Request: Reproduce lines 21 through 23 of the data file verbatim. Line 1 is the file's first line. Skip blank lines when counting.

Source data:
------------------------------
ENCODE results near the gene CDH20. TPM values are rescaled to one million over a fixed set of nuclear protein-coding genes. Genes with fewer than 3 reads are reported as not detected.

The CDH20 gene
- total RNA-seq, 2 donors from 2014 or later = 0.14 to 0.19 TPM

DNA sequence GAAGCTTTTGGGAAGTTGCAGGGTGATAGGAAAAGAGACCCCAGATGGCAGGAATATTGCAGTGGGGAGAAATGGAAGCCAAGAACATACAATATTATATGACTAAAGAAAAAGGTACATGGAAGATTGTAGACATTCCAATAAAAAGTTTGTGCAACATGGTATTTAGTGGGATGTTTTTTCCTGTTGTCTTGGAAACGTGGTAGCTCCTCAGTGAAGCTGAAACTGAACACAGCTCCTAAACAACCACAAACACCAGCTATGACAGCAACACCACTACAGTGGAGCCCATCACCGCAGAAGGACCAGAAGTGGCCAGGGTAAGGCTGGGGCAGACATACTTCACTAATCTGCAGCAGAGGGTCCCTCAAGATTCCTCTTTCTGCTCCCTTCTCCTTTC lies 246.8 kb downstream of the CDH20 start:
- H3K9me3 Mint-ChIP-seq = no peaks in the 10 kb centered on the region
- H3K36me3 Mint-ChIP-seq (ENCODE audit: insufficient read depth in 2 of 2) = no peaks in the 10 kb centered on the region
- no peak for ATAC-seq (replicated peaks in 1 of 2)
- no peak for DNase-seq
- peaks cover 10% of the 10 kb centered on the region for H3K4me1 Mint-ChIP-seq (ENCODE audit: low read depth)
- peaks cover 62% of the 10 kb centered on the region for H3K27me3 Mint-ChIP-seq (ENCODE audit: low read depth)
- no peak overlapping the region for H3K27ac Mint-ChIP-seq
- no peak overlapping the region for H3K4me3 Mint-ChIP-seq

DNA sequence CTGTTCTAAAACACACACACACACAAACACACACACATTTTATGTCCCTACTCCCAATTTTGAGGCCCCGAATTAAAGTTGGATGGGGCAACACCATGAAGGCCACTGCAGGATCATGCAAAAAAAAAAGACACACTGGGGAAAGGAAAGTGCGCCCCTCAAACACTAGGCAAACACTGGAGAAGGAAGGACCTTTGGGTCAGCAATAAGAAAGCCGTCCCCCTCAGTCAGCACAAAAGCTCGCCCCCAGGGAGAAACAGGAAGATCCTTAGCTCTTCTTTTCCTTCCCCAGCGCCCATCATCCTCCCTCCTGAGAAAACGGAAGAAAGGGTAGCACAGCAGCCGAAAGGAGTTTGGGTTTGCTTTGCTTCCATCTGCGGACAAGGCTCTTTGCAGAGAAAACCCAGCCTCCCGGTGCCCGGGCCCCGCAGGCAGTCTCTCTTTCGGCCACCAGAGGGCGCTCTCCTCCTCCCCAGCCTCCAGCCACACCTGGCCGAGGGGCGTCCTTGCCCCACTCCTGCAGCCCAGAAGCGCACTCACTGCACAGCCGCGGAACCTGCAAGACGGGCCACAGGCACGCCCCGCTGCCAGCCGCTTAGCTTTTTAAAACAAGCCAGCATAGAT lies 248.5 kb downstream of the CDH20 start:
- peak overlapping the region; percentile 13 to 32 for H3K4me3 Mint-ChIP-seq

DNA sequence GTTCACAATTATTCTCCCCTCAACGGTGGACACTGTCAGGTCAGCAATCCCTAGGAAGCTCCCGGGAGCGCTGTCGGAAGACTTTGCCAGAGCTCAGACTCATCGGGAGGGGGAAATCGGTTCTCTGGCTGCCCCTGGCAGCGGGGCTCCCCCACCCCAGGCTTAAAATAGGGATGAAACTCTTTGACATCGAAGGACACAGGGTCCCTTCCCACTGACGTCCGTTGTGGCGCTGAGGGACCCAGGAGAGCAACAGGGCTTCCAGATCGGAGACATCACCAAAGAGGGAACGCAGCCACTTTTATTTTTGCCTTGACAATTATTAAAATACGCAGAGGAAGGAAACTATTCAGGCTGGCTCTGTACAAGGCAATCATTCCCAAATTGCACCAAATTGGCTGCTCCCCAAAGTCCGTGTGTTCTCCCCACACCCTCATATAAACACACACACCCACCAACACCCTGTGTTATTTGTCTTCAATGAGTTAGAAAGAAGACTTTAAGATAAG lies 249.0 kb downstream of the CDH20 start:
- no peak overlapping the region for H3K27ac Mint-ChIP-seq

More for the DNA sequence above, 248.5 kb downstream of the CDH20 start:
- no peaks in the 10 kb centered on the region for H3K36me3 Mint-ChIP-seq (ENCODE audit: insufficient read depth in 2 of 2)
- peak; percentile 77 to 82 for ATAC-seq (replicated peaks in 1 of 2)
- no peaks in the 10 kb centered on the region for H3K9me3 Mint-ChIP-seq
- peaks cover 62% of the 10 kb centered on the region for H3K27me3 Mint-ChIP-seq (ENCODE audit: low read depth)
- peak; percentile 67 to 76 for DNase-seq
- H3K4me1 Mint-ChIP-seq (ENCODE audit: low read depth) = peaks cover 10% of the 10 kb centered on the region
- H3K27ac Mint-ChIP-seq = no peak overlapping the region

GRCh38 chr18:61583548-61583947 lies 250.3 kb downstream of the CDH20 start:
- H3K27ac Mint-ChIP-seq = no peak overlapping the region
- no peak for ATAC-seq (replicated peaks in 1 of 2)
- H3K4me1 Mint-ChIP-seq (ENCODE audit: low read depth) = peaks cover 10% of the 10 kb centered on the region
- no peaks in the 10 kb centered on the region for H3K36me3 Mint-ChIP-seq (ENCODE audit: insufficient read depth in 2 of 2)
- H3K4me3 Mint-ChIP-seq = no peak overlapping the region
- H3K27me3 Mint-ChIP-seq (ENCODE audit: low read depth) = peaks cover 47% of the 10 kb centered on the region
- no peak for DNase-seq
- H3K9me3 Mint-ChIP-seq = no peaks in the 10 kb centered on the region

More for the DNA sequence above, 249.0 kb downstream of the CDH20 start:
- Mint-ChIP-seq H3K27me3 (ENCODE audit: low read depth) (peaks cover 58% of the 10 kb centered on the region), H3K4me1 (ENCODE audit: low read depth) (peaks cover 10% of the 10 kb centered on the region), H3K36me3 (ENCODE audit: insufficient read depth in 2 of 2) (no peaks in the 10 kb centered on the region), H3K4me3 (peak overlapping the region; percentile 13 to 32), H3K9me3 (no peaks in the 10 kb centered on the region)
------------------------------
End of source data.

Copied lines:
- peaks cover 62% of the 10 kb centered on the region for H3K27me3 Mint-ChIP-seq (ENCODE audit: low read depth)
- peak; percentile 67 to 76 for DNase-seq
- H3K4me1 Mint-ChIP-seq (ENCODE audit: low read depth) = peaks cover 10% of the 10 kb centered on the region